6.  Further reforms of the Swiss tax system are desirable. There appears to be widespread agreement that there are high economic costs associated with the proverbial "Swiss tax jungle." The latter results from a lack of harmonization of tax rules across cantons and the Confederation in several areas: income tax base definitions, corporate tax rate schedules, and the timing of tax collections. In this context, recent progress on harmonizing the timing of personal income tax collections on a current-year basis by 2001 is most welcome, as it will strengthen automatic fiscal stabilizers and enhance real revenue collections. At the same time, new initiatives to promote the convergence of income tax base definitions would be worthwhile. Regarding international tax competition, globalization and increasing integration in Europe are likely to call for changes to long-standing features of the Swiss tax system, as illustrated by the ongoing discussions on the stamp duty on securities transfers (Börsenstempel). Finally, the dominance of direct taxes (including social contributions) over indirect taxes in overall tax revenue raises the overall efficiency cost of the tax system. Opportunities to address this issue will arise in the context of decisions on the long-term financing of social insurance and on ecological tax reform.

7.  Switzerland's disappointing productivity growth performance since the mid-1970s and a domestic price level that exceeds the EU average by some 40 percent point to significant structural rigidities. Further reform of the sheltered sectors—agriculture, construction, and many services—should therefore remain an urgent priority. Besides its direct benefits to consumers, further opening up of the sheltered sectors would also lower input costs in the export-oriented sectors of the economy. Furthermore, faster overall GDP growth and improved domestic investment opportunities would help to reduce Switzerland's mushrooming current account surplus. The main structural reform initiatives—such as the envisaged lowering of price subsidies to agriculture, the deregulation of the transport, telecommunications, and energy sectors, the liberalization of working time rules, and an improved framework for higher education—are steps in the right direction and should be firmly implemented. However, the speed and scope of at least some of these structural reforms could be accelerated and broadened, in particular in the agricultural area, where overall protection would remain exceptionally high. In this context, a successful conclusion of the protracted bilateral negotiations with the EU, and the successor negotiations that may follow, could provide a catalyst for further advancing Switzerland's structural reform agenda.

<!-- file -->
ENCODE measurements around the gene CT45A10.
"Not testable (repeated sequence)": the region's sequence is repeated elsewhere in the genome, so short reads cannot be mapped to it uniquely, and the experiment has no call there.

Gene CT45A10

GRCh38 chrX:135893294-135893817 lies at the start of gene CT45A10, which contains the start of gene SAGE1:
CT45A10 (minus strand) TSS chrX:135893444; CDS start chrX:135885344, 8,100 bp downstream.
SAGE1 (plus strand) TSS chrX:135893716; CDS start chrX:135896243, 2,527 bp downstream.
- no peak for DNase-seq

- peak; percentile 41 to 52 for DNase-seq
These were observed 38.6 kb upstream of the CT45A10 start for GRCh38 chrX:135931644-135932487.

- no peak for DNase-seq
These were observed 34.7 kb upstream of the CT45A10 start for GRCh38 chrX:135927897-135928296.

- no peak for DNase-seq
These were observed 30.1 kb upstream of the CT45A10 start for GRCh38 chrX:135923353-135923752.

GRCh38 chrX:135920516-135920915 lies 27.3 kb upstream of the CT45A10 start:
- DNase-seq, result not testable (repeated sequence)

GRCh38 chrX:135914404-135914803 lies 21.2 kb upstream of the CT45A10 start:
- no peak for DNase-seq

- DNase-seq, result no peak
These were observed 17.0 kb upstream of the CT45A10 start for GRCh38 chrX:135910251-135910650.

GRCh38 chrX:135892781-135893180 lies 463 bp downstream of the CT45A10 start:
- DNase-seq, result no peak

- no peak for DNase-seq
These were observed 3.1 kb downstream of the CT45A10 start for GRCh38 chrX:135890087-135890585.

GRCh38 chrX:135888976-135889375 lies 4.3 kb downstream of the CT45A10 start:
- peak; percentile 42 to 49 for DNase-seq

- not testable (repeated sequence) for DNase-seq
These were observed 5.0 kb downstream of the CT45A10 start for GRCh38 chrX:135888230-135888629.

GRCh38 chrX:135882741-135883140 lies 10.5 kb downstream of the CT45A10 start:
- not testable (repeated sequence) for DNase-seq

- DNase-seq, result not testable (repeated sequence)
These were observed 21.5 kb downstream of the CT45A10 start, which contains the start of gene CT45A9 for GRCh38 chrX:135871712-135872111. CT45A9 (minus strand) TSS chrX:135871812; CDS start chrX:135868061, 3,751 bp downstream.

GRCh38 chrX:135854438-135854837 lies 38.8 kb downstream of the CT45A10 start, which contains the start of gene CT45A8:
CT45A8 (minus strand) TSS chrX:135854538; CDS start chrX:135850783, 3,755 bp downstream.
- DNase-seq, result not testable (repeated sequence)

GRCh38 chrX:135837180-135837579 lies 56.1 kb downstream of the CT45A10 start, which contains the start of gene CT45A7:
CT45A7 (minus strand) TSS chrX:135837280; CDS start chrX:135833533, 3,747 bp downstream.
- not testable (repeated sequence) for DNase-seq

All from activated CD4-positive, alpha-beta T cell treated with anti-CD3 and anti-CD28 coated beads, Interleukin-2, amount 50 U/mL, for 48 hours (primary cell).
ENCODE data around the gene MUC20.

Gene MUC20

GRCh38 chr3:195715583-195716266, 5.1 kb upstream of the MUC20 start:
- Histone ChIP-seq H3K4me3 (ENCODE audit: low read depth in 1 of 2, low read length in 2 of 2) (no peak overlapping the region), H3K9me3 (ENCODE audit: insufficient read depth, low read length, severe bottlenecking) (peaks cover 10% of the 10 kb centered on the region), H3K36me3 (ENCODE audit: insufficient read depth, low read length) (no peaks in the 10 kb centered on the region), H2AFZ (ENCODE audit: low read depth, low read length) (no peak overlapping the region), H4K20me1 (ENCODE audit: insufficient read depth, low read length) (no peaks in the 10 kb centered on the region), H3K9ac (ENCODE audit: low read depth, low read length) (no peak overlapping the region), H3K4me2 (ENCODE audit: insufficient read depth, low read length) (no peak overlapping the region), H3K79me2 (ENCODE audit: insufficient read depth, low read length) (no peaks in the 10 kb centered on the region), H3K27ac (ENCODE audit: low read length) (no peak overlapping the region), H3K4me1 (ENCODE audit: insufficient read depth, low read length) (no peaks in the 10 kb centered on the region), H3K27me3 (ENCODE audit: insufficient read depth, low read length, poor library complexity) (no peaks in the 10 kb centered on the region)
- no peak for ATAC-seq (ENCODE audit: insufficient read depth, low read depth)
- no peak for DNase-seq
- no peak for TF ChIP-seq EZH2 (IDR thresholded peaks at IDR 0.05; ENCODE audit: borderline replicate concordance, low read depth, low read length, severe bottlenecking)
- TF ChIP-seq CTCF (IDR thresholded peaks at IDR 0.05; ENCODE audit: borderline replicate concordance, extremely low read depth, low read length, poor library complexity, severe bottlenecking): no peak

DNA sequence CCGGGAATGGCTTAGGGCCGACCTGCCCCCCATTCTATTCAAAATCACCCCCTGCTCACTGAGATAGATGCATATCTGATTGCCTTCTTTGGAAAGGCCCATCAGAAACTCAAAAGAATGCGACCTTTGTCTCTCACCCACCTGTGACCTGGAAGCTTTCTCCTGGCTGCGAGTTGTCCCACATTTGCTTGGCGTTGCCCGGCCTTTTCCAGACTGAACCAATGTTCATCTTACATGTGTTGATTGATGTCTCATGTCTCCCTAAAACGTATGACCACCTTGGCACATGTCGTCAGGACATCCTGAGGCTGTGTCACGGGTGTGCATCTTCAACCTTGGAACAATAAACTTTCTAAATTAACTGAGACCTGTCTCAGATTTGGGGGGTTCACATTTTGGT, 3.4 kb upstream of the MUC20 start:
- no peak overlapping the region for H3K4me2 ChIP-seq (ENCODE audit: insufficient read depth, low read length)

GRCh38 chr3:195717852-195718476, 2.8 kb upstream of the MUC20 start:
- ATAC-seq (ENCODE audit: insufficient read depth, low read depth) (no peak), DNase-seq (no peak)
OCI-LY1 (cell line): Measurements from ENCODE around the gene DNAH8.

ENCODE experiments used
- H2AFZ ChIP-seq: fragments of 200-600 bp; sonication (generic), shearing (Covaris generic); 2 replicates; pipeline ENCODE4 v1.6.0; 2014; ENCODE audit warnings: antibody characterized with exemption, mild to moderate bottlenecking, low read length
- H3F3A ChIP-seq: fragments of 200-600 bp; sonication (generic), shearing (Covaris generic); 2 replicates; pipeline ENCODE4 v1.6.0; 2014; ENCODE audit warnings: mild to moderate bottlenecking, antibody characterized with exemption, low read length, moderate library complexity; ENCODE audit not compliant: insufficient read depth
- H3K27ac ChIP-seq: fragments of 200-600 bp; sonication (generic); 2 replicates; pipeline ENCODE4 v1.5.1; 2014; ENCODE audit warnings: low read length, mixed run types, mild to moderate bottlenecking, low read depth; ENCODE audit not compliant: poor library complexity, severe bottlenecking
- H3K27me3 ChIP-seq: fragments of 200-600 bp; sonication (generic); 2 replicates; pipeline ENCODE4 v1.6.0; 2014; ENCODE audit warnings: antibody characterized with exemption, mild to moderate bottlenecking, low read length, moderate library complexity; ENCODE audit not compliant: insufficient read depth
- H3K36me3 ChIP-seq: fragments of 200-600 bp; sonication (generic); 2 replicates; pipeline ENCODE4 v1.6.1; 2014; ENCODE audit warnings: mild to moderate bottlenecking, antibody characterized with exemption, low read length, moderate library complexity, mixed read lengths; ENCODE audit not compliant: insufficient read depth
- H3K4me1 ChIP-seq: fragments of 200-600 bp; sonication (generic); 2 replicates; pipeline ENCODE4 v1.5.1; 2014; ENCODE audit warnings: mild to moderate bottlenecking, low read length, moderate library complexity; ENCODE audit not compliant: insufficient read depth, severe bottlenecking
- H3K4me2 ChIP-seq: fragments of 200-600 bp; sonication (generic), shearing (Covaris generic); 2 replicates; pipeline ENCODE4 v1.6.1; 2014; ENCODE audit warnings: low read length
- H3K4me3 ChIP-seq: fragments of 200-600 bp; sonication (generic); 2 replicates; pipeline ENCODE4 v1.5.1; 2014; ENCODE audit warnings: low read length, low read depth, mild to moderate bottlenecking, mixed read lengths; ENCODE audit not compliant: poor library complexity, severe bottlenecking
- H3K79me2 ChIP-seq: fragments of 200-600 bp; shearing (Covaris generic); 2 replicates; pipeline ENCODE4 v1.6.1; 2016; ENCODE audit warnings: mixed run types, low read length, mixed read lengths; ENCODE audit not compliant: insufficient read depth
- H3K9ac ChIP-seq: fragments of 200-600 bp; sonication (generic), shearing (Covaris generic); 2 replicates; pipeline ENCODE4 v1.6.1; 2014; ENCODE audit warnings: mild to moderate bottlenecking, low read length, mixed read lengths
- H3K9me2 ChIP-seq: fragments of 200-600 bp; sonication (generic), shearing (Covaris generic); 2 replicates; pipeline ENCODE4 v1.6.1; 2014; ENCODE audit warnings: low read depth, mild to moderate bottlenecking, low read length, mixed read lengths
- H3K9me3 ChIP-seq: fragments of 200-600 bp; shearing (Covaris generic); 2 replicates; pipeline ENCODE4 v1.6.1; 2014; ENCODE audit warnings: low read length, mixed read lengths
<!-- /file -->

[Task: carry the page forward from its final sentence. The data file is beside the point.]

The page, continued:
8.  Following spectacular losses by the two big banks related to derivative trading, hedge fund investments, and emerging market loan exposures, banking supervision has recently moved into the policy limelight. Excessive risk taking by or inadequate risk management within banks pose difficult and complex challenges to banking supervision. We therefore welcome the establishment of a new department within the Federal Banking Commission to undertake more intensive supervision of the domestic and global operations of the big Swiss banks.

9.  We would encourage Switzerland to raise overseas development assistance (ODA) to its own target of 0.4 percent of GDP.

10.  Further efforts are needed to improve the coverage and reliability of Swiss economic statistics. Although some welcome progress has been made, the present statistics in the areas of national income accounts, the labor market, and government finances leave room for considerable improvement. Additional resources for economic statistics would be helpful in this regard.